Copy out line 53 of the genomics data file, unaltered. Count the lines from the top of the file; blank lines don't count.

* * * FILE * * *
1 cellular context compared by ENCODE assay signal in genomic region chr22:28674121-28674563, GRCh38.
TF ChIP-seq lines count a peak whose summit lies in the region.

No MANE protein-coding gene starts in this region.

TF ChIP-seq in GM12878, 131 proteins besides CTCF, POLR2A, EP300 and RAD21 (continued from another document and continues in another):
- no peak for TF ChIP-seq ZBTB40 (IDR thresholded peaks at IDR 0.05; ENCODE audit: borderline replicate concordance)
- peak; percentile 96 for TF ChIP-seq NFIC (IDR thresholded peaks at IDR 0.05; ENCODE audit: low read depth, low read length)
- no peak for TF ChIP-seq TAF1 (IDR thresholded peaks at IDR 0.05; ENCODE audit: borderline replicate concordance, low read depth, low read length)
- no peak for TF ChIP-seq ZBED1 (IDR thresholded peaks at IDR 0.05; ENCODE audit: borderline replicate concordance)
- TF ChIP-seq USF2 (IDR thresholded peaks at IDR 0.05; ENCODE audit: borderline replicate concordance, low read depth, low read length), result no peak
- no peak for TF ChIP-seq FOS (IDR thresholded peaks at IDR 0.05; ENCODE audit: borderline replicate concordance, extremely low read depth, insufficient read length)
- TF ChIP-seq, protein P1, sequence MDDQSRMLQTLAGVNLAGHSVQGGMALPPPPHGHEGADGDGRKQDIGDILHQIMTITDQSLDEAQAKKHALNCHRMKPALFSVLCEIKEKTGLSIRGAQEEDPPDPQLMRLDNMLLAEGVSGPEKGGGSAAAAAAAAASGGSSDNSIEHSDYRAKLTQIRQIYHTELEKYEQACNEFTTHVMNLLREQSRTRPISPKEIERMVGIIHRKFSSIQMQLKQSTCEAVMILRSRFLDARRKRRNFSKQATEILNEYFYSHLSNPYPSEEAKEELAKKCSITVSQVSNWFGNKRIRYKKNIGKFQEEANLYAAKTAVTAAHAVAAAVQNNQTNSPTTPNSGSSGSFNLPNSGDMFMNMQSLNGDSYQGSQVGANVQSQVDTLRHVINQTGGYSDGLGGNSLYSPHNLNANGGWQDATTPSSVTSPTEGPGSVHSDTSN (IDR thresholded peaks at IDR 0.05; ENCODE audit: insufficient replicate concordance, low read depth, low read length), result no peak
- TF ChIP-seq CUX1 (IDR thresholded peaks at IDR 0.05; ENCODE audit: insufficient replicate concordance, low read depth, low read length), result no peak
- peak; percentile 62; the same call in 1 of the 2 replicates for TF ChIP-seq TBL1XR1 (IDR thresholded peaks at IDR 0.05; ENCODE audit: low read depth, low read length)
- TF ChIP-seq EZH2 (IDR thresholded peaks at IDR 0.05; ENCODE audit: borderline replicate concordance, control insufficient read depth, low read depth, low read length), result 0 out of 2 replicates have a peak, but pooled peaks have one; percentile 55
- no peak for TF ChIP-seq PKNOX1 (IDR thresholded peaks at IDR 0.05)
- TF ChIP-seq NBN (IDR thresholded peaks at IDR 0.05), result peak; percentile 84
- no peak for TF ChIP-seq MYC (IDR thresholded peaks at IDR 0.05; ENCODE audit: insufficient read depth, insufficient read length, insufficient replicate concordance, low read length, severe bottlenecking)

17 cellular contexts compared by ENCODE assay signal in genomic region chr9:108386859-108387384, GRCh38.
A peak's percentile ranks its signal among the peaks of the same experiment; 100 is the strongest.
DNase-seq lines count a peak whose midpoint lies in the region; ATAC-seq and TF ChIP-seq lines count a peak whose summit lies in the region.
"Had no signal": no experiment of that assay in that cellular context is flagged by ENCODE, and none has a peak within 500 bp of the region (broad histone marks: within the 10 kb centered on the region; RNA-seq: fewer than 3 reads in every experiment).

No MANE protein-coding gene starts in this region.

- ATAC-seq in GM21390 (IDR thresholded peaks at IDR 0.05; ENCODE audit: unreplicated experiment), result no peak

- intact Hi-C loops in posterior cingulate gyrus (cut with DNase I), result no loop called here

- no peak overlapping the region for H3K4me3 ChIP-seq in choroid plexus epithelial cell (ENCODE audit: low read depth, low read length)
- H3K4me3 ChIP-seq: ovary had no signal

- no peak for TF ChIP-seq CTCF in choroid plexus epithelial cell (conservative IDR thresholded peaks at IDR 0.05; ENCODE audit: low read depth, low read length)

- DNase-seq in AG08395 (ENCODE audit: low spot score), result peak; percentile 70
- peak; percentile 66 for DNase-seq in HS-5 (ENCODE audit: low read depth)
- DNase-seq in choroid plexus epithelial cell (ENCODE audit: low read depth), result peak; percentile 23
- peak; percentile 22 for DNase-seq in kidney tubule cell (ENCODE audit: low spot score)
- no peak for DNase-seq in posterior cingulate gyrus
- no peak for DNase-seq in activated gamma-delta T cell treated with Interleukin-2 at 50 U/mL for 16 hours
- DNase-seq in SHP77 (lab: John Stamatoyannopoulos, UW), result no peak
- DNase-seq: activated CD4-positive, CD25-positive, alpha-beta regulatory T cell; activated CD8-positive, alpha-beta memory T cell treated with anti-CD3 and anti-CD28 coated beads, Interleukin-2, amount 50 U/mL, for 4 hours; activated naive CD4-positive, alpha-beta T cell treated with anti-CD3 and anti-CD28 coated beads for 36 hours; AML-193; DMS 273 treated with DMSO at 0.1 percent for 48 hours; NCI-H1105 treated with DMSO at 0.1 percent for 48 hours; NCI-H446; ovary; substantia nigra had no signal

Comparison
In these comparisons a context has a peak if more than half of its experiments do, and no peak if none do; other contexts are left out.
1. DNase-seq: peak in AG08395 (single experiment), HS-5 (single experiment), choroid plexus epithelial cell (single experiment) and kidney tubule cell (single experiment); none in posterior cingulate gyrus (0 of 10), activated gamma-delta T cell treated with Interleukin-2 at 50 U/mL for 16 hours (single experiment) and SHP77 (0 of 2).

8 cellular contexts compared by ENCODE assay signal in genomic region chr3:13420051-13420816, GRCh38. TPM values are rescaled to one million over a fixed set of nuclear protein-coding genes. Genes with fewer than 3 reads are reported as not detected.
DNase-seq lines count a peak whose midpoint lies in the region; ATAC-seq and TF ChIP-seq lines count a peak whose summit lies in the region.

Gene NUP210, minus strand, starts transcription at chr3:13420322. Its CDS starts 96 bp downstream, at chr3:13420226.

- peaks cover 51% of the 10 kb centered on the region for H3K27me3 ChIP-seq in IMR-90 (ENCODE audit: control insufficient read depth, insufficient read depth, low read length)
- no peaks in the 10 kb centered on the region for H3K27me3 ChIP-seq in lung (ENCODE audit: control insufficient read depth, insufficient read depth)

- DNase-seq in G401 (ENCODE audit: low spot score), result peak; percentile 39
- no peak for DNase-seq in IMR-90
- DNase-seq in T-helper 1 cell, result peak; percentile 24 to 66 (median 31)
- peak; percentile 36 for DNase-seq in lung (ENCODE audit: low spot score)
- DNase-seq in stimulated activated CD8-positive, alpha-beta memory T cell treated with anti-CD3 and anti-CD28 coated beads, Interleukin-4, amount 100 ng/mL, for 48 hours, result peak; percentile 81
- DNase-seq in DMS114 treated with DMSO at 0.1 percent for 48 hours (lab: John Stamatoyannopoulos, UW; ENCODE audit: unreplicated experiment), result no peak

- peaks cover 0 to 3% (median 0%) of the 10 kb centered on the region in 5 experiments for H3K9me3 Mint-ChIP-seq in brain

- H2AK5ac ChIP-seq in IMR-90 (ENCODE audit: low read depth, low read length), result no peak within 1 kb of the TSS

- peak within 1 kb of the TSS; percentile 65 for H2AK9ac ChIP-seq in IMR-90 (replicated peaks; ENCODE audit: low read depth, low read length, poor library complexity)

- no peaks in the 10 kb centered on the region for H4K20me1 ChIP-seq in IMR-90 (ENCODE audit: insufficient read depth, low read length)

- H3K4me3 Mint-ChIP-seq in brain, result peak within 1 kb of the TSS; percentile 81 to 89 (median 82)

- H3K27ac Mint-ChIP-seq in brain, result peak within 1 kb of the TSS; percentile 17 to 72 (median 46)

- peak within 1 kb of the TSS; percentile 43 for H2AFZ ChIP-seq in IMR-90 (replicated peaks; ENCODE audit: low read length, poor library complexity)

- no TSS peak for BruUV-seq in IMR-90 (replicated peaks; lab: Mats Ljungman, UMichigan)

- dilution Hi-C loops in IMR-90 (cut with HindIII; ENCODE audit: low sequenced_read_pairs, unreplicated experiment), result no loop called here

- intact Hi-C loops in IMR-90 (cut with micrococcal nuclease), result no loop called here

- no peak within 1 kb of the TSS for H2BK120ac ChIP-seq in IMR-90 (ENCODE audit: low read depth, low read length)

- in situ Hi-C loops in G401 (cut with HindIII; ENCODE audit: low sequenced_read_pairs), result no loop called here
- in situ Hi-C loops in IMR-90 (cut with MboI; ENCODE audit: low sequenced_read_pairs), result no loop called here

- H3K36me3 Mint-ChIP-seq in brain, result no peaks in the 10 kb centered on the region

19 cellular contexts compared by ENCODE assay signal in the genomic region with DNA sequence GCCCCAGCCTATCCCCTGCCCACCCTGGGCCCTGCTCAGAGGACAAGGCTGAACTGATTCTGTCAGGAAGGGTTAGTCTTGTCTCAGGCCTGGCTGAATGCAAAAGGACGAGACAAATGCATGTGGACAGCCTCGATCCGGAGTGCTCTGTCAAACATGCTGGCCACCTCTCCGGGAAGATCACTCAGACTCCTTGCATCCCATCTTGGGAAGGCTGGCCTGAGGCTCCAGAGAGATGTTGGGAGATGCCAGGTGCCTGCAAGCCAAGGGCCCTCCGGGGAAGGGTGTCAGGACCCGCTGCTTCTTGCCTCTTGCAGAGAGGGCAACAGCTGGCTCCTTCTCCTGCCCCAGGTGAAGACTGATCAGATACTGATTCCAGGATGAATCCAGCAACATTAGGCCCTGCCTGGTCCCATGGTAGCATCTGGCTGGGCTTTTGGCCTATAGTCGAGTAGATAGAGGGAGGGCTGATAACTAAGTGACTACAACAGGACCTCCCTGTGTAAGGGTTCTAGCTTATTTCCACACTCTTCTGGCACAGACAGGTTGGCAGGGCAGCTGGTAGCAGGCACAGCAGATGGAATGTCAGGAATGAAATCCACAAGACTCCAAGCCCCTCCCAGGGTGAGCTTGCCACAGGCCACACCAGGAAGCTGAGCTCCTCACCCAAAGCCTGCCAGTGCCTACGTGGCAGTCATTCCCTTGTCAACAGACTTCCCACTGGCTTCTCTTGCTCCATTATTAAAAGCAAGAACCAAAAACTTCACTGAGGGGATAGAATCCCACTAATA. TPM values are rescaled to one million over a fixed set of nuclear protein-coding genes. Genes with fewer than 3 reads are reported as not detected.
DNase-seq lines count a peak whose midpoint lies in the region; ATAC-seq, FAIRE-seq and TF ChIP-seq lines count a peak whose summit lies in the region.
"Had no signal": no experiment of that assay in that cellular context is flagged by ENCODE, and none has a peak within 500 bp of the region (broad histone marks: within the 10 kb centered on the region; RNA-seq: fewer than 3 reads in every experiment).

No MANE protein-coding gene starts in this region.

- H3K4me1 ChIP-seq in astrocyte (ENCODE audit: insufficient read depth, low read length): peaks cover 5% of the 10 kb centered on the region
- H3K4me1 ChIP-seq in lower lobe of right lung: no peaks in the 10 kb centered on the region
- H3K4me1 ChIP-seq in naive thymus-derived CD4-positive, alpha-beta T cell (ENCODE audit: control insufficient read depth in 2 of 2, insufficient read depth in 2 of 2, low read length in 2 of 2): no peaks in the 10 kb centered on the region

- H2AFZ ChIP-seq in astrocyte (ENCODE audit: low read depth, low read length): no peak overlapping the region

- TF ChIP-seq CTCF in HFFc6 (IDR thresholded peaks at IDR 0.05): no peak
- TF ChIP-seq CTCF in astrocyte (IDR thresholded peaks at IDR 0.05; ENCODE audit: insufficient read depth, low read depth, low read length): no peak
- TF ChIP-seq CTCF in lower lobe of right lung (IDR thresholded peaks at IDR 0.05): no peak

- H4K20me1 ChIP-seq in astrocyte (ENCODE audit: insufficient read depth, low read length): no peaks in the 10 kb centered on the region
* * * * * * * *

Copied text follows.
- no peaks in the 10 kb centered on the region for H4K20me1 ChIP-seq in IMR-90 (ENCODE audit: insufficient read depth, low read length)